Sun City, with its numerous amenities, events and volunteer spirit, did not happen overnight. But the Sun City idea – a master-planned community built specifically for active adults – turned the way we had traditionally thought about retirement upside down. Experts had long assessed that being around younger people made older folks feel youthful, and others wondered who in their right mind would uproot themselves and move to the Arizona desert?
As is often the way, expert opinion proved misguided. When The Del Webb Development Company (DEVCO) opened the six model homes January 1, 1960, thousands of cars lined Grand Avenue. Long lines snaked around the model homes. Many visitors purchased homes within the first hour. By the end of the first weekend, more than 100,000 visitors had toured the six model homes, and DEVCO officials had sold 237 homes representing about $2.5 million in sales.
Sun City was an immediate and overwhelming success! The community grew quickly. By the end of the first month, the company had sold all 400 of the homes scheduled to be built in the first year. A second phase consisting of 675 homes was quickly put together. The company had planned to sell 1,700 homes in its first three years of marketing Sun City. By the end of 1960, a total of 2,000 homes had been purchased.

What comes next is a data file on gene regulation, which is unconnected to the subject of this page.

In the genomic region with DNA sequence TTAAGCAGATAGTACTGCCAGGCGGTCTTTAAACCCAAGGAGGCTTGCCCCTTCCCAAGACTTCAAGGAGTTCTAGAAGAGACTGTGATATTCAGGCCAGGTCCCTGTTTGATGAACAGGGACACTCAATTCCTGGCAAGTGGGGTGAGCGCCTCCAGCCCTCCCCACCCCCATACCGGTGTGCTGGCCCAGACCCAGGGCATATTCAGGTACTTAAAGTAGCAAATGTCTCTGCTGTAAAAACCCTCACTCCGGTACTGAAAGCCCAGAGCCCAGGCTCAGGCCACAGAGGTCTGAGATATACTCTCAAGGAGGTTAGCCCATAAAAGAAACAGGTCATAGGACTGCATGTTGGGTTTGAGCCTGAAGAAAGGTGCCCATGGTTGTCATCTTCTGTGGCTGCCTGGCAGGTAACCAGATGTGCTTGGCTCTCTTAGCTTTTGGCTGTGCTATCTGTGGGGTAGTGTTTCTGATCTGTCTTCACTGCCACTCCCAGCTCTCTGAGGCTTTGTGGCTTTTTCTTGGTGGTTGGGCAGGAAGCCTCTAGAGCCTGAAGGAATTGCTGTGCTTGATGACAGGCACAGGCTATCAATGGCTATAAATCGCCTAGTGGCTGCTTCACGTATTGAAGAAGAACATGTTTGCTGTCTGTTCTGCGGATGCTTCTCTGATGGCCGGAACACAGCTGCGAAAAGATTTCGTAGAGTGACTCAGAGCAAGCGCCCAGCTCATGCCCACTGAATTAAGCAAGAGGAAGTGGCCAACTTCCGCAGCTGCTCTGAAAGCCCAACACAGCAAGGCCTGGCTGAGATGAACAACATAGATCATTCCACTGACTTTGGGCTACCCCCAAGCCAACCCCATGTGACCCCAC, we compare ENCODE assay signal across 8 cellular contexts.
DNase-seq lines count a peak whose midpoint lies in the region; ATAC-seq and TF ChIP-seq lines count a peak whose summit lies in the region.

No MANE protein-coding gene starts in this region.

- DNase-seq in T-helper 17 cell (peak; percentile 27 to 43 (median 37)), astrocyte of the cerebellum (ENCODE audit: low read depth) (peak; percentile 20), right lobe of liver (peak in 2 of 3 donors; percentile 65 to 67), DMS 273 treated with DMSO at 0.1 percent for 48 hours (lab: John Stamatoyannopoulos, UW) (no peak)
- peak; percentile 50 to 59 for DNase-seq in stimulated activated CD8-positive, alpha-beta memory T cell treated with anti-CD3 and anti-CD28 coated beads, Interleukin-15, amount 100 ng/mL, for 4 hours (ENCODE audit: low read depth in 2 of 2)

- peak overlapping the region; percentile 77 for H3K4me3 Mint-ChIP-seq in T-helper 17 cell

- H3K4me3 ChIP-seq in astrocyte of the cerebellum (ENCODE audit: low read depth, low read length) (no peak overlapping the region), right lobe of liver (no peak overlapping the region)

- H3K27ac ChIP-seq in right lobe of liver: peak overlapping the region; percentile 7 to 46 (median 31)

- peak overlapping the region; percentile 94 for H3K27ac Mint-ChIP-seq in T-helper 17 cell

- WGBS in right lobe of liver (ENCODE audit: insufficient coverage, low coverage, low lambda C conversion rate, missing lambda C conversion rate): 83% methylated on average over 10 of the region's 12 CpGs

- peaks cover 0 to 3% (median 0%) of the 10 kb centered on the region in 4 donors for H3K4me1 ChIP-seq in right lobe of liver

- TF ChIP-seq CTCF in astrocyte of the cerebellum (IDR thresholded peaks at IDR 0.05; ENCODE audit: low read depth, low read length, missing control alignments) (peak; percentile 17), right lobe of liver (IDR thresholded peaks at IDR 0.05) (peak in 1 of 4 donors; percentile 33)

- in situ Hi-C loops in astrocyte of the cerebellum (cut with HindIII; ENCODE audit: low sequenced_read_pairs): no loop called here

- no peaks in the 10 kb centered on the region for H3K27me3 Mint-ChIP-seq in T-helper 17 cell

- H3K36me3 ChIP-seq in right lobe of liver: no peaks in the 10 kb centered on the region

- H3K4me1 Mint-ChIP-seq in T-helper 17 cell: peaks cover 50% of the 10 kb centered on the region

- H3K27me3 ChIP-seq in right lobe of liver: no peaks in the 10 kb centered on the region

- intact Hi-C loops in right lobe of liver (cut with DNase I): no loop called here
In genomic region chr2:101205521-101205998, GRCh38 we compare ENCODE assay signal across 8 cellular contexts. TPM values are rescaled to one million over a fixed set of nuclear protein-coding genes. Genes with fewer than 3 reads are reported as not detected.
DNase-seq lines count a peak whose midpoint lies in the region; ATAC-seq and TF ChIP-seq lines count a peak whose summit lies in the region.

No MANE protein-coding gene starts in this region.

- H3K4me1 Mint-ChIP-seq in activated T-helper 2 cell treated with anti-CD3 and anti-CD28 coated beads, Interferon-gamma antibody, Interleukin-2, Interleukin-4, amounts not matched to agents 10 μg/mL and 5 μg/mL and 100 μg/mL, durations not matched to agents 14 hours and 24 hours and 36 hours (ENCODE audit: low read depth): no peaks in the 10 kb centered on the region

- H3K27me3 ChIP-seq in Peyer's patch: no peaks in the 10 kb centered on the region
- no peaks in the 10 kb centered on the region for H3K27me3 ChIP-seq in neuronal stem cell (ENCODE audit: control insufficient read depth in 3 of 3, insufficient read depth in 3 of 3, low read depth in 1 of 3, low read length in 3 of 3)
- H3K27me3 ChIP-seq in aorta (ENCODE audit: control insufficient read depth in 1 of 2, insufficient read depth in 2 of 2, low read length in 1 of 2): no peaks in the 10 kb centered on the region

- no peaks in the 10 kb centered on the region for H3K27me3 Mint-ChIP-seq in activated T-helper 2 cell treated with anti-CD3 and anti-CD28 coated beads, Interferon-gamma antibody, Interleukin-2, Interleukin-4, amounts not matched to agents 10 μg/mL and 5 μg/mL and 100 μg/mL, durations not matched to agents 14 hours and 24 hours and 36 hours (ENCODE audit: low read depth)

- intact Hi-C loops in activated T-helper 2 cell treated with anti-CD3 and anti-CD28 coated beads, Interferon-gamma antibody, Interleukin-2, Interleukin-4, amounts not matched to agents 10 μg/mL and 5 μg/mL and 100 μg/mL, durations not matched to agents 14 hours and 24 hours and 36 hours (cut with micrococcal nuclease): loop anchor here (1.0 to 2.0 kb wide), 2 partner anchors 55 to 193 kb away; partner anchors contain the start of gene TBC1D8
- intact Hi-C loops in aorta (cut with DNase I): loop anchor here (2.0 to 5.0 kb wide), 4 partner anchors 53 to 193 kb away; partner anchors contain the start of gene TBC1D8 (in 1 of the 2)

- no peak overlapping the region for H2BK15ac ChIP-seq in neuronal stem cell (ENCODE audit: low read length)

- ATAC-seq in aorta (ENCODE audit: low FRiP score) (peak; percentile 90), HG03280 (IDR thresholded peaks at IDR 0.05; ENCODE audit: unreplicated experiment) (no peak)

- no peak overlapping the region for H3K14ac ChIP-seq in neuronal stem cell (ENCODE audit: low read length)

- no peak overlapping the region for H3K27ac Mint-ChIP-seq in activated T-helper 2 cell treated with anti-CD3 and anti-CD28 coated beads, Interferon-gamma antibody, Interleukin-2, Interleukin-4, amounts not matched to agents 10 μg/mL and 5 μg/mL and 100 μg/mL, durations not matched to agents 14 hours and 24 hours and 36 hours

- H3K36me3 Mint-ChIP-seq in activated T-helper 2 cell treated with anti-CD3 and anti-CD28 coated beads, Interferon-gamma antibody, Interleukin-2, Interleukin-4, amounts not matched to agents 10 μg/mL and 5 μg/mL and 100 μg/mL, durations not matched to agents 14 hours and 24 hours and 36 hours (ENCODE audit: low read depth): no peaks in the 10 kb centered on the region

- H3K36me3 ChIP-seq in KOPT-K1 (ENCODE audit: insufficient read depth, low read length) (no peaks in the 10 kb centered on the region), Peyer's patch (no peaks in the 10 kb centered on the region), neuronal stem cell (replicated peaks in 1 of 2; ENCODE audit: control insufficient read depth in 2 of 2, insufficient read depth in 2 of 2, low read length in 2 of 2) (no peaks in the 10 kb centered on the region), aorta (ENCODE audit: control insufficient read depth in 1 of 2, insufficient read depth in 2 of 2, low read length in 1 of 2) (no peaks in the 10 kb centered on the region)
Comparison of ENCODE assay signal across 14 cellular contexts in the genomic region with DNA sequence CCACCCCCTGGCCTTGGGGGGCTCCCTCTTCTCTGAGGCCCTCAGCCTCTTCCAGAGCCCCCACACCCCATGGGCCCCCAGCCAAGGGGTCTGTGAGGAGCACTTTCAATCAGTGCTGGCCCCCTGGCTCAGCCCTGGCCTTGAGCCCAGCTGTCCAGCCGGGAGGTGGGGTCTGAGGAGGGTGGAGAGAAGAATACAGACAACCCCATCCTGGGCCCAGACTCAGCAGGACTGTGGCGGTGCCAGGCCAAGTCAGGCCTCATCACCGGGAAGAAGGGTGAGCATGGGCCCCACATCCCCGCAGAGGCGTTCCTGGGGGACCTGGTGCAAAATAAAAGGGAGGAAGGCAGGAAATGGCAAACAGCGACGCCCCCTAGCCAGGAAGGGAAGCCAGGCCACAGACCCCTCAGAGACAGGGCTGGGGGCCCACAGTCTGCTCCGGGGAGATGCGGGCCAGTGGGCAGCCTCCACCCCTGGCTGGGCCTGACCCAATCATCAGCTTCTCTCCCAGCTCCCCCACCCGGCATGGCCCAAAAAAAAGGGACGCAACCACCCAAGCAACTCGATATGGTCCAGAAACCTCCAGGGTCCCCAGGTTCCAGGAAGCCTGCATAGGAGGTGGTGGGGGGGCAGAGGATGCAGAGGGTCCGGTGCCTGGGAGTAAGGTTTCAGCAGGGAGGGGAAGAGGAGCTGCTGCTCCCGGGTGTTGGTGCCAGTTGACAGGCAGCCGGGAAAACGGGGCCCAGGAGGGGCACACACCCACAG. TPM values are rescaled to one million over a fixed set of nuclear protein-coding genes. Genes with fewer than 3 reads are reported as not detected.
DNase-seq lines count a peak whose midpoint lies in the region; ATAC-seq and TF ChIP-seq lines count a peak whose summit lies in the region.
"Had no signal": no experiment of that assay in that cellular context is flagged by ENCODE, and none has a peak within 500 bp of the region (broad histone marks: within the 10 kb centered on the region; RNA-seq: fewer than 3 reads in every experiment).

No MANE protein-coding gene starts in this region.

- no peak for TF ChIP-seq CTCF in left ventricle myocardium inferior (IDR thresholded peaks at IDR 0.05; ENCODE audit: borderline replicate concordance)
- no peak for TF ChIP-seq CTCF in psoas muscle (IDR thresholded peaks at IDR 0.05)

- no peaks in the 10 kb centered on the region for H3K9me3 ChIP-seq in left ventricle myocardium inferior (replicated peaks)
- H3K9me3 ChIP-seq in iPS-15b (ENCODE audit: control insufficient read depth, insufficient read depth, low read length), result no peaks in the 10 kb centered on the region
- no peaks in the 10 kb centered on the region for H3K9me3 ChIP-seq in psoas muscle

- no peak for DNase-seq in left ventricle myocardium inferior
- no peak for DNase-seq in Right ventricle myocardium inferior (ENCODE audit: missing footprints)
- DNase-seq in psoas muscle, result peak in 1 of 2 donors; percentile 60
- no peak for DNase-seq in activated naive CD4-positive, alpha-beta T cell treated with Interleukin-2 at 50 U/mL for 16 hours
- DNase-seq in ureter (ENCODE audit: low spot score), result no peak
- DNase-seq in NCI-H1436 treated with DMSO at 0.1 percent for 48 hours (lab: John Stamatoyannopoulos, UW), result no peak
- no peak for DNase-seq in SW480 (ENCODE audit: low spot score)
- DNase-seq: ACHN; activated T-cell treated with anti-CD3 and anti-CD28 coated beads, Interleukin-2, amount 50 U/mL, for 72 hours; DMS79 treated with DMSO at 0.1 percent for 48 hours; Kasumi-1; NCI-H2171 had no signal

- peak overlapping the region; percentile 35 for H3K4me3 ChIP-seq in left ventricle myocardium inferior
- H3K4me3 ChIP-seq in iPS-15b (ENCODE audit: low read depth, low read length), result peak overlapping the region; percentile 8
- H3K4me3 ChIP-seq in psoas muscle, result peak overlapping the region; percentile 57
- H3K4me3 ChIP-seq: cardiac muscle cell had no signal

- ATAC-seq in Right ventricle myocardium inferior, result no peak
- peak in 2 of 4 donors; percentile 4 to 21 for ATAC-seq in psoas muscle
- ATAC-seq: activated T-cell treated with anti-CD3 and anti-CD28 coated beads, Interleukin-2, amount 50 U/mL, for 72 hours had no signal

The community didn’t get its name until about a month prior to its January 1, 1960, grand opening. The new project was called the “Marinette Retirement Community” until a new name could be found. A nationwide contest was held to name the community and, as legend has it, Del Webb himself selected the winning name after seeing it among the thousands of entries.
Sun City’s initial success earned national attention. The community was highlighted in newspaper and magazine articles throughout the country, featured on the national news, and profiled on TV shows. Del Webb was even featured on a 1962 cover of Time magazine. The positive publicity showered on the community certainly attributed to its continual popularity, but word of mouth played a key role in Sun City’s success. Those who purchased homes after 1960 were often friends of those already living in Sun City. Friends told their friends who in turn told their friends about this new and exciting lifestyle.
Many of the remaining pioneers, in fact, fondly recall how close-knit the community was back in the early 1960s. Friendship, socializing, recreation, and fun were—and continue to be—the main staples of living in Sun City. Various social and arts-related clubs began to organize. Neighbors and friends gathered at the recreation center to celebrate special occasions and holidays.